Wednesday, August 21, 2013

Edinburgh - the Dunedin of the North; Innerleithen to Edinburgh

Tuesday 18th of June, 2013

Thank you Mrs Muir - over snaggly hills to Edinburgh - Edinburgh, Din Eidyn - 

Thank you, Mrs Muir

I think you'd love Mrs Muir (our hostess last night) and her exquisite Whitestone House, built with the best materials in 1892 as the Manse for a minister of the Scottish Church and still in show-home condition: two-storied, spacious, stairways of baltic pine, furnished and decorated with exemplary taste.

And Mrs Muir: softly spoken with a light accent (she told us she was Austrian), a gentle smile, a lady of advancing years who ran this big house by herself and with proficient serenity.

David at the door of Whitestone House,
 Mrs Muir's B and B in Peebles.

We left at 8.30 after a breakfast extended by a long conversation with fellow guests, a couple who had just returned from a 'fabulous' trip to New Zealand and who had been waiting for an audience like us. It's never hard to listen to praise, enthusiastically lavished and it would have been rude to rush when you are being told that you live in a little paradise, even though it's far, far away; and a wee bit expensive......

Over snaggly hills to Edinburgh

Back to Innerleithen, riding by 9. Onto the B 207 and only 34 miles to Edinburgh, presumably so that cyclists on this route could 'do' Edinburgh in the afternoon. Not long enough for us. We had already decided to have a full rest day there except that we wouldn't be resting, we'd be walking and taking pictures and drinking coffee and having a single malt, or even learning the difference between a single and double malt.

Riding in Scotland – up a steadily rising valley, green, treeless hills on each hand. Sheep bleat and dogs yelp and the air is ripe with the reek of sileage.

Peaceful enough to put a grin on my face.

The fences, disappointingly, are post and wire. I was hoping for dry stone and to build on my meagre but growing expertise. I did see round stone enclosures for the first time. Swimming pools for the shepherds? Maybe not. Sheep pens, more likely.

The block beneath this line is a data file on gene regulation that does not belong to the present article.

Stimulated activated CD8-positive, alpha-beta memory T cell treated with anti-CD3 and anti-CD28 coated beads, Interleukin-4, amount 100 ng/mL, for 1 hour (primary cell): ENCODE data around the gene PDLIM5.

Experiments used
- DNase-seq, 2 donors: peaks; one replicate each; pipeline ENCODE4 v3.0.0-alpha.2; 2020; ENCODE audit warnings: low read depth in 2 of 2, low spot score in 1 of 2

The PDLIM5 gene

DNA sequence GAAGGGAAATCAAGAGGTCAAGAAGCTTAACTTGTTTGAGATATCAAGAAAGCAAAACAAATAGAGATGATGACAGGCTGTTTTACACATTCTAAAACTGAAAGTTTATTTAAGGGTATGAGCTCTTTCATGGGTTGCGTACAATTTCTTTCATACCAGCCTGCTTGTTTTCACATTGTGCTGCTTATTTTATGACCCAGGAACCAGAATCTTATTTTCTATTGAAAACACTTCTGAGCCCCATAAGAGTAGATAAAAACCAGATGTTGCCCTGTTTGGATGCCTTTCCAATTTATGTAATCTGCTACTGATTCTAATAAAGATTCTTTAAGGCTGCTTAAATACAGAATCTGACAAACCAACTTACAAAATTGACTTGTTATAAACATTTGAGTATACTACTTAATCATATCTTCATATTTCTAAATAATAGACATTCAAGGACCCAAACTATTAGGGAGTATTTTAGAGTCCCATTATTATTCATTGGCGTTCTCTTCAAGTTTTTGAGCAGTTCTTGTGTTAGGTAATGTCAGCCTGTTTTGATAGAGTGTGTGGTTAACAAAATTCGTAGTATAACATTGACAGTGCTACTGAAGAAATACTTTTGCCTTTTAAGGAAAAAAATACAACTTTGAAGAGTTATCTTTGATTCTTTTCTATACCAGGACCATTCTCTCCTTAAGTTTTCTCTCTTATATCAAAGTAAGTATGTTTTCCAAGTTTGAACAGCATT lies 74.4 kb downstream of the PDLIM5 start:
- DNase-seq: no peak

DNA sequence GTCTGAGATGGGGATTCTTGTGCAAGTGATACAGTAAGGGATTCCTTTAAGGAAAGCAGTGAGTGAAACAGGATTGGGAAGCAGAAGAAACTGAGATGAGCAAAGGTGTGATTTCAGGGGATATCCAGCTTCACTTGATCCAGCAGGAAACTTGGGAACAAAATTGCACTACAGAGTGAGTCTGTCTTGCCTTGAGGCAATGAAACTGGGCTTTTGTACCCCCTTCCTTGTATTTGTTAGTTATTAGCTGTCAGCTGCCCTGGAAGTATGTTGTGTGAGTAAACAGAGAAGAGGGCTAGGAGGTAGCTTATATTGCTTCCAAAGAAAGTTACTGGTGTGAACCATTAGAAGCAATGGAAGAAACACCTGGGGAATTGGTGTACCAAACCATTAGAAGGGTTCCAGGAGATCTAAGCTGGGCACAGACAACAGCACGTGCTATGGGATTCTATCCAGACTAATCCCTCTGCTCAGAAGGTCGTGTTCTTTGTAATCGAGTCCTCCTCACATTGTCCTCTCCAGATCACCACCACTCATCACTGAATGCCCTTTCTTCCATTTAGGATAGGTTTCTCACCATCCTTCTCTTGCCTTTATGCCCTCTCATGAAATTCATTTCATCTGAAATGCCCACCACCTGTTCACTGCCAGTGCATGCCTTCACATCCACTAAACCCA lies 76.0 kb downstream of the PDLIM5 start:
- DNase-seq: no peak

Cyclists love closing the summit almost as much as they love riding down the other side.
Typical highland landscape, with post and wire fences, a few miles south of Edinburgh.

At five minutes after midday it is the 19th of June in New Zealand and Ella's 100th birthday. David drives up and we talk about her life and about the coincidence that brought us to her father's birthplace on this milestone. Congratulations, dear Ella.

Near the top of the final hill before the panoramic view towards the Firth and Edinburgh.

We can now also see Edinburgh, misty distant beside the Firth of Forth, all downhill from here but not too steeply. The Scottish hills are (mostly) sensibly graded and, with some exceptions, not hard to ride over. The exceptions came later.

This sheep is looking from the Moorcroft Hills towards Edinburgh
 and the Firth of Forth, barely visible in the misty distance.

You don't need directions when there's only one road, but from here into Edinburgh, the route gets complex as I wanted to keep to the B roads. Several times, stopping to ask the way, I always got helpful, clear directions – from walkers, cyclists, publicans. Lovely people, these Scots.

By one, I was outside Waverley Station in the heart of the city: the crowds filled the footpaths, meandered across the roads; ahead the huge extravagance of the Walter Scott monument spiked high above Princes Street; in between, tourist double-deck buses lined each side of the road. To my left a kiltwearing busker played the pipes. Behind him the castle. I got off and walked.

Edinburgh, with Arthur's Seat looming over the city.